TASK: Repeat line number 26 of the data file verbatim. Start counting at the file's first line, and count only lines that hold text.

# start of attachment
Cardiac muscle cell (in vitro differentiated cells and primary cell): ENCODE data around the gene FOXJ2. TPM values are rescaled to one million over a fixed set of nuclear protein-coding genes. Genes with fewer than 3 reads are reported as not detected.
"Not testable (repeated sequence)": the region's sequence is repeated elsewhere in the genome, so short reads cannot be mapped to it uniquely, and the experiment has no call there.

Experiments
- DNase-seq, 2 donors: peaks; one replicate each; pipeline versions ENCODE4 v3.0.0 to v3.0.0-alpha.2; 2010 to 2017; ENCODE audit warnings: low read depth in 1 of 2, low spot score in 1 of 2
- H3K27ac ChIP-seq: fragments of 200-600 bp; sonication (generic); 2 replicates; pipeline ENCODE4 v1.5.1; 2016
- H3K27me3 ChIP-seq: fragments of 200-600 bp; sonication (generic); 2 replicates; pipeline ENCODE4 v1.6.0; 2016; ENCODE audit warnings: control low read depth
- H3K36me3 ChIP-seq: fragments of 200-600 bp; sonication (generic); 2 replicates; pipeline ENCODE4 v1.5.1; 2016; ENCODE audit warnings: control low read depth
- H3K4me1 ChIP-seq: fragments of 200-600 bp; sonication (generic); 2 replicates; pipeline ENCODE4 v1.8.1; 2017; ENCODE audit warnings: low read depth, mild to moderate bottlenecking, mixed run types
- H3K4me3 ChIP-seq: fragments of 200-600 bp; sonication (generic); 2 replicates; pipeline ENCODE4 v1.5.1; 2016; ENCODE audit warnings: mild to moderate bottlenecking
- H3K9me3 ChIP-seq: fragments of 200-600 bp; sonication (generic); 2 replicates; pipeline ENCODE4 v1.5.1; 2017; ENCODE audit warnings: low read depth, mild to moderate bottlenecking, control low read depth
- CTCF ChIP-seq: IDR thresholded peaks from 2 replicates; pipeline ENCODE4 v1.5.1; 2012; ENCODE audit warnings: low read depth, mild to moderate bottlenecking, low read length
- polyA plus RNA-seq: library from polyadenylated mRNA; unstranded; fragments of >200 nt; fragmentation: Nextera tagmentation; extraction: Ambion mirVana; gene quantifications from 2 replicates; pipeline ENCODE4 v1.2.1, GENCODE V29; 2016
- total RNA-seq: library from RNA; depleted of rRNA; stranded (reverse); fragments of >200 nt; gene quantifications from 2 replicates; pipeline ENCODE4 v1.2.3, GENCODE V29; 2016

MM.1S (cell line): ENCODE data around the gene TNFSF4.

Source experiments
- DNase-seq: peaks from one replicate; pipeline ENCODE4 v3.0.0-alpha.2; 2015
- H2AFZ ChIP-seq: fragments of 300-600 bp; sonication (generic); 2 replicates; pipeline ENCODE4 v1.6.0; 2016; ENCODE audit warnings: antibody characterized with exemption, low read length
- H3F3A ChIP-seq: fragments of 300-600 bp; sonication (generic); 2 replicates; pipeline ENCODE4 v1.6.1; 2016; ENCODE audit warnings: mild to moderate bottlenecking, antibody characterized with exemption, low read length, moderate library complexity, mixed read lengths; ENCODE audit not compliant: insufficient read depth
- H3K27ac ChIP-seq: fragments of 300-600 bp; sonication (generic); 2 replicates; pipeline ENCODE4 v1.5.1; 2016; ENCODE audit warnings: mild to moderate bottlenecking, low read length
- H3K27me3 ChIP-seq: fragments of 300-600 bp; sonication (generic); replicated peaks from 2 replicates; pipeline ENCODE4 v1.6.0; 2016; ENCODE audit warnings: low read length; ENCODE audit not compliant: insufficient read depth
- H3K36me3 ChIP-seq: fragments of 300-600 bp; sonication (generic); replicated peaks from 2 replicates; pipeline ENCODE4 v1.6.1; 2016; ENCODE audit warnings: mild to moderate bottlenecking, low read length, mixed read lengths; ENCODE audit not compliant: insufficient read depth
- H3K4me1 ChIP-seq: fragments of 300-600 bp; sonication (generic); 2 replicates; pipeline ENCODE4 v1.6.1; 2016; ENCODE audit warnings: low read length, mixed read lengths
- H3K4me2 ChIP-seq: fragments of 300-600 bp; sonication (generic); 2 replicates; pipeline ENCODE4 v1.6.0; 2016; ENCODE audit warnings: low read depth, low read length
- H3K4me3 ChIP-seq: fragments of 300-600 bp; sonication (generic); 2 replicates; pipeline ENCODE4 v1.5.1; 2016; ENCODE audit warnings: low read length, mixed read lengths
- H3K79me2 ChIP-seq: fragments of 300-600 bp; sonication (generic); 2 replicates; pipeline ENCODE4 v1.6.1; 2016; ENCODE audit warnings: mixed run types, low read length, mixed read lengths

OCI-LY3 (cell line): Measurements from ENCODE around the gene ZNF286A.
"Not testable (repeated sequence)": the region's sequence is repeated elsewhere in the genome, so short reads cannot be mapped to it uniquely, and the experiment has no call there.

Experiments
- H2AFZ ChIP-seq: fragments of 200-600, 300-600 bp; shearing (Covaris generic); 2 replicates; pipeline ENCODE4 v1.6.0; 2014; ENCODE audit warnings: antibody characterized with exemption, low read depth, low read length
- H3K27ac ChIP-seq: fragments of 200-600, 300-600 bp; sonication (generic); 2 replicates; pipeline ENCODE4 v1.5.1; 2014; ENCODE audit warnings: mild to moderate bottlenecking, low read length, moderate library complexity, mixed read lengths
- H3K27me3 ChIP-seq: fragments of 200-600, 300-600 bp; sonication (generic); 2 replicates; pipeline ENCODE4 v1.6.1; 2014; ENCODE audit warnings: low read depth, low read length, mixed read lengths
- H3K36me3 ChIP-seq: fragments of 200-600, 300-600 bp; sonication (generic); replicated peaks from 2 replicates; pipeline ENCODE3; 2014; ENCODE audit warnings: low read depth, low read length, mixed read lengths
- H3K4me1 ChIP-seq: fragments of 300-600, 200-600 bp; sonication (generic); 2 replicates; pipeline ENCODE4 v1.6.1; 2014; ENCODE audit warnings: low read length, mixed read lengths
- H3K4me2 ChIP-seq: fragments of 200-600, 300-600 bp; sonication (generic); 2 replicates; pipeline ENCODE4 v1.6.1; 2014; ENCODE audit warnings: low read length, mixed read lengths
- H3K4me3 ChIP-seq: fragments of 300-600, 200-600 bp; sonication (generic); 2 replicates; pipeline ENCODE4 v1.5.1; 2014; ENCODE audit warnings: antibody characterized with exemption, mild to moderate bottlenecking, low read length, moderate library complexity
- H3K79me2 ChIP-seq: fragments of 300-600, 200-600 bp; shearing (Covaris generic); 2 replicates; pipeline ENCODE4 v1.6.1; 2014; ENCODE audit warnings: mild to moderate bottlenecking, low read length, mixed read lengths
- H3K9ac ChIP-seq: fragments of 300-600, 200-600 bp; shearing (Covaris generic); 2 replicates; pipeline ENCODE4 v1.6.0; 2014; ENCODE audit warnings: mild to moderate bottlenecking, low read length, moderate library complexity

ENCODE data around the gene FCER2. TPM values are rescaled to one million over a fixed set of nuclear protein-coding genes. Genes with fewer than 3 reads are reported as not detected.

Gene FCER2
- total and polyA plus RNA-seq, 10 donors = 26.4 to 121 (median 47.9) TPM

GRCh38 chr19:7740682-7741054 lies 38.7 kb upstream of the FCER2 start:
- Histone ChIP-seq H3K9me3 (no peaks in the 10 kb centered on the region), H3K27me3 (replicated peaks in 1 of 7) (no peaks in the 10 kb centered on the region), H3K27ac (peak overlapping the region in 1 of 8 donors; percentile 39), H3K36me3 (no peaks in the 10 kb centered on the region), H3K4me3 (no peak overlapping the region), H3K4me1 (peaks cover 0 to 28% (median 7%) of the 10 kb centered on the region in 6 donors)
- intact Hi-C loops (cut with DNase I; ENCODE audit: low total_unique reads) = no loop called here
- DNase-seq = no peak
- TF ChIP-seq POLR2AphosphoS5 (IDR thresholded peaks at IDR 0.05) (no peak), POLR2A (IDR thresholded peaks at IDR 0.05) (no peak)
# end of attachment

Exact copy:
OCI-LY3 (cell line): Measurements from ENCODE around the gene ZNF286A.